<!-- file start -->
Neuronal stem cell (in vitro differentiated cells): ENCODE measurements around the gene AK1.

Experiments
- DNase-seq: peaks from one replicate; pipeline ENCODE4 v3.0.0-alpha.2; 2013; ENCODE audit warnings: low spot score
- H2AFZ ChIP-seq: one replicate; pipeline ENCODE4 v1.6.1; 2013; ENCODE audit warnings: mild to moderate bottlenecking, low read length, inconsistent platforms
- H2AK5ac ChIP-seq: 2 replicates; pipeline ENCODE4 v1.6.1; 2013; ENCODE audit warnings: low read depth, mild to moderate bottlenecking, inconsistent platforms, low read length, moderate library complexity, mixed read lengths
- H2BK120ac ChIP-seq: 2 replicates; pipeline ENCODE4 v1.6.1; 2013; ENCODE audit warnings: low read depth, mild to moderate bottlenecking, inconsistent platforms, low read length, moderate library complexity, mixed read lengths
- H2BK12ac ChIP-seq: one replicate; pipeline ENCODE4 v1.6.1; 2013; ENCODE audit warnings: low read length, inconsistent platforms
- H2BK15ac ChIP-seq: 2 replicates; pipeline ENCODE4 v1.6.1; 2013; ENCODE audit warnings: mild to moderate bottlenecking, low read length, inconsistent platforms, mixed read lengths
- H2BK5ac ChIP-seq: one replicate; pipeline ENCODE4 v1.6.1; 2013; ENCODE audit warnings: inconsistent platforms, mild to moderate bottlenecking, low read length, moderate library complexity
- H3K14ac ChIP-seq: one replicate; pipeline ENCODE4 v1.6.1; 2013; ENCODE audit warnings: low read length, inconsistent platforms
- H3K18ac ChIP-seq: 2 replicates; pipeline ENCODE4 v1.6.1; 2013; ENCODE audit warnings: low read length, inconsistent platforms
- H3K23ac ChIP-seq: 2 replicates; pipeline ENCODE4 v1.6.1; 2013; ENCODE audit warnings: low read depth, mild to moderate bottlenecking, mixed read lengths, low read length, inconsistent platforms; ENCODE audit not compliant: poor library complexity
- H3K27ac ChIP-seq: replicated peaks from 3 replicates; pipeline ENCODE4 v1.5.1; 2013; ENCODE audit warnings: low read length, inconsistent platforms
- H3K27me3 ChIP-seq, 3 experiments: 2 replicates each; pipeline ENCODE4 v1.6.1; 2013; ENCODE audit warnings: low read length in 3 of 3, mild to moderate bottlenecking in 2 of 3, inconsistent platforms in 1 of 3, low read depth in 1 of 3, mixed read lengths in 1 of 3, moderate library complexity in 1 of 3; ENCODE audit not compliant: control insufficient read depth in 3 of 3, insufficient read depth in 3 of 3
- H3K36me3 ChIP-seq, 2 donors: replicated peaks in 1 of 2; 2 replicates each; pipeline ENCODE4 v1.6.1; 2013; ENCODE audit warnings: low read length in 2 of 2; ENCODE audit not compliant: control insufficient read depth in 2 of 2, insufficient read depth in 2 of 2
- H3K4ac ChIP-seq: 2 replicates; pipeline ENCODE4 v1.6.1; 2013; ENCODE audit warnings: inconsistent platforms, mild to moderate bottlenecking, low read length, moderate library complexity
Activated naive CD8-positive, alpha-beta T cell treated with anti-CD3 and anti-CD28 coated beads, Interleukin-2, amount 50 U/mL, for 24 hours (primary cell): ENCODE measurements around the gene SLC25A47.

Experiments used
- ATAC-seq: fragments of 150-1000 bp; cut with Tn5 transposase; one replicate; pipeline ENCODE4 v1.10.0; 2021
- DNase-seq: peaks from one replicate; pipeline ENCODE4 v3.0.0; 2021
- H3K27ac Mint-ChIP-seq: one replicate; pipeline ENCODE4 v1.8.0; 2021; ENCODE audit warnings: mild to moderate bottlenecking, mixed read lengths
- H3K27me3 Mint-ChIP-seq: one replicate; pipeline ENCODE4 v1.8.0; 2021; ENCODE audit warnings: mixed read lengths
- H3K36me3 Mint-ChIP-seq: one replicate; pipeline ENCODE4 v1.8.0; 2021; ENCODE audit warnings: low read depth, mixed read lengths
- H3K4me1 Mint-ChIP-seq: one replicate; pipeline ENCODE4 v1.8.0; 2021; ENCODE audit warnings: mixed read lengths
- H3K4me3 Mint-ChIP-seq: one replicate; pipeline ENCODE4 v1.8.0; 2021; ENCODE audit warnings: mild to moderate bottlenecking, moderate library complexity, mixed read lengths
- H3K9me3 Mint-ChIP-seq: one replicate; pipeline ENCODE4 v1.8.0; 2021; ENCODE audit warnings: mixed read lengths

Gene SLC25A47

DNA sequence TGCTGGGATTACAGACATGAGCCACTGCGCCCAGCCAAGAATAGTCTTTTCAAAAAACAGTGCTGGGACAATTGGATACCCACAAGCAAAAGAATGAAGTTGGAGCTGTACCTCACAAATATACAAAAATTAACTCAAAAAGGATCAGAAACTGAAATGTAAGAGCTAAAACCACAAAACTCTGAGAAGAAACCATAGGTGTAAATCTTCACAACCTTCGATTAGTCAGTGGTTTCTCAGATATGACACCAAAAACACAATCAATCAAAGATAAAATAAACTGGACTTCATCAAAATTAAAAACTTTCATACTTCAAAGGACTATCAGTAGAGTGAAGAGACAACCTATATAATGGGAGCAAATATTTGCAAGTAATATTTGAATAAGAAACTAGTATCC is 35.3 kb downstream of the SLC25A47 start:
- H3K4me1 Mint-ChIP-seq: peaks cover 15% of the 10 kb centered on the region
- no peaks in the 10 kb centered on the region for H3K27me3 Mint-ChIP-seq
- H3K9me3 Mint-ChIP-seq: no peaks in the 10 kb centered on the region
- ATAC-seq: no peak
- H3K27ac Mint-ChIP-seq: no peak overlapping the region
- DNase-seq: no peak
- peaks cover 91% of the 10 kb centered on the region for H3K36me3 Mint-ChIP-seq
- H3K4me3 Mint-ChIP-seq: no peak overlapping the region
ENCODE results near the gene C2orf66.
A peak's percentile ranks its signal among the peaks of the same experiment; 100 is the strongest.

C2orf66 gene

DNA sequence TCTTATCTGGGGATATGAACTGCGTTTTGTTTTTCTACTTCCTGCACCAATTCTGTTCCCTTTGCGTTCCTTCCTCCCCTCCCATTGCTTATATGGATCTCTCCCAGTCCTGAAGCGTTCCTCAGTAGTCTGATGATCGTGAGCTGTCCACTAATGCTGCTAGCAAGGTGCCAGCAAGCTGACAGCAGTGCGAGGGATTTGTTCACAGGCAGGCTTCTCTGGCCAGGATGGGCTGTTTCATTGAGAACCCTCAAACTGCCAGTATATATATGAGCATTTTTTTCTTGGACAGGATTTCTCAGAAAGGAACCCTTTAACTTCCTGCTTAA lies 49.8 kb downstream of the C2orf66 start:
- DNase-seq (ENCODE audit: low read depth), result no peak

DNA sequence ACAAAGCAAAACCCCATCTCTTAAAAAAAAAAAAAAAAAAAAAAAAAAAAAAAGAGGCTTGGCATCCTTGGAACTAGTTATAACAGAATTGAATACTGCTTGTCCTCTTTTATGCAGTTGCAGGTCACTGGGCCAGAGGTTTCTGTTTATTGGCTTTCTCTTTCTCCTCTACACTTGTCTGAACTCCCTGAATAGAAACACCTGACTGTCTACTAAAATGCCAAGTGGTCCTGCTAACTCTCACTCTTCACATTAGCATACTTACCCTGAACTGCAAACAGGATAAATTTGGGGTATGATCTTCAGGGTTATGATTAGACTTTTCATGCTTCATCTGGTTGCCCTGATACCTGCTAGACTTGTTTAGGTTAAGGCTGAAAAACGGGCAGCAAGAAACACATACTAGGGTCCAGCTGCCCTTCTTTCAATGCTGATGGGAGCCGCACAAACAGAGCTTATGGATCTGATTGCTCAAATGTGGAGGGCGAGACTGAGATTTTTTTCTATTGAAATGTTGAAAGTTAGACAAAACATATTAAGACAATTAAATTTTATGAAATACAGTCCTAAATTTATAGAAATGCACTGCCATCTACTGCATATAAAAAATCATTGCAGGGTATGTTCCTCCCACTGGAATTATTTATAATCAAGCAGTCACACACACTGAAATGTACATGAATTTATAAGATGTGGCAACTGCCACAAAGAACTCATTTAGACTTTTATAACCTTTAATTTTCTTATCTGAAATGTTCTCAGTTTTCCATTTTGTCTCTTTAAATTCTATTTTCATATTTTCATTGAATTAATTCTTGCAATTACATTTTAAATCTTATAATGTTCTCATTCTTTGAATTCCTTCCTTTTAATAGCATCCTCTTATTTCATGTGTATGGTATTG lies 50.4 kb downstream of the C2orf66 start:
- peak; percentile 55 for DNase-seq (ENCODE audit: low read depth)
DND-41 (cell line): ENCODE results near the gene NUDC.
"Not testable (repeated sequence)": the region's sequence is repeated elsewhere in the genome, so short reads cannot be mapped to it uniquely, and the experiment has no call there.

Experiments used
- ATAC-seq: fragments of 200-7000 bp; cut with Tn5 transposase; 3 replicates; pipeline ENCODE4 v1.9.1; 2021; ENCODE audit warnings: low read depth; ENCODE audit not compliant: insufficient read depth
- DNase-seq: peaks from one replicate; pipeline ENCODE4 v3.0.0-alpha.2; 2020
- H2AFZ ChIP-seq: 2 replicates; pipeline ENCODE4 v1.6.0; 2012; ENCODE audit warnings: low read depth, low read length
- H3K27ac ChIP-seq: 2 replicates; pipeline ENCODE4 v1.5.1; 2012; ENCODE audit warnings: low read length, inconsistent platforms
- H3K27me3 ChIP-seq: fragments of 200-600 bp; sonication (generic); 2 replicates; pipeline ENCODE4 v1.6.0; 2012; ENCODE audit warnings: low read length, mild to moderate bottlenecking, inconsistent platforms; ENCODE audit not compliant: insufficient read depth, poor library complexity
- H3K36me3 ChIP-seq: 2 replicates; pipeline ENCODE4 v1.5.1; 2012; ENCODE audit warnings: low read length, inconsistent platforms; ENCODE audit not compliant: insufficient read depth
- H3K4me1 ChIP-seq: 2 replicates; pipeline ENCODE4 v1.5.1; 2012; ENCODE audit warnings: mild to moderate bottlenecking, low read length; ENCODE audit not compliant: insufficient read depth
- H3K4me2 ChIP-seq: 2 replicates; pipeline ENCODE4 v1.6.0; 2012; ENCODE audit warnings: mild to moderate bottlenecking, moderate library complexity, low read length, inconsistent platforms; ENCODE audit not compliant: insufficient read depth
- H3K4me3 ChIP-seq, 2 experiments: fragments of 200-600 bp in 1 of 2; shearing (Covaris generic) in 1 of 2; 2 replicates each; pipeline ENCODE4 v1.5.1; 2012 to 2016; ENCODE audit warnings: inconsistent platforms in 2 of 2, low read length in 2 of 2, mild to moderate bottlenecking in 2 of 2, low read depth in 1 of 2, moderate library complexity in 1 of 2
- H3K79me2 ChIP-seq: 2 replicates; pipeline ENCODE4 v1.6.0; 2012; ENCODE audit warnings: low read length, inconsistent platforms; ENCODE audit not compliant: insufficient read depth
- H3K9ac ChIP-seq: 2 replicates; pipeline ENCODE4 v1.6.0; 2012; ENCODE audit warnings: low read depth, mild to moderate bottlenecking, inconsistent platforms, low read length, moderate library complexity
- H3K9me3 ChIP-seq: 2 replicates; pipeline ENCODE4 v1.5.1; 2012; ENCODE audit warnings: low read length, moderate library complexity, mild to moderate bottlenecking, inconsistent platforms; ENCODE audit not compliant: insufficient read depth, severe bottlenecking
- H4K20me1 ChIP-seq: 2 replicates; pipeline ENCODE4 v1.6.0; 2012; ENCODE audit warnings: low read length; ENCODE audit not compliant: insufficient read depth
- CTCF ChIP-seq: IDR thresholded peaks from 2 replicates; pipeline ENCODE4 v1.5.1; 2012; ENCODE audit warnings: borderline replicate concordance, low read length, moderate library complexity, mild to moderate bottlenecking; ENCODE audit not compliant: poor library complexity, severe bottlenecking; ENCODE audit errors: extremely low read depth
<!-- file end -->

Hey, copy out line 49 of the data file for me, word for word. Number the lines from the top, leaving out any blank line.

- H2AFZ ChIP-seq: 2 replicates; pipeline ENCODE4 v1.6.0; 2012; ENCODE audit warnings: low read depth, low read length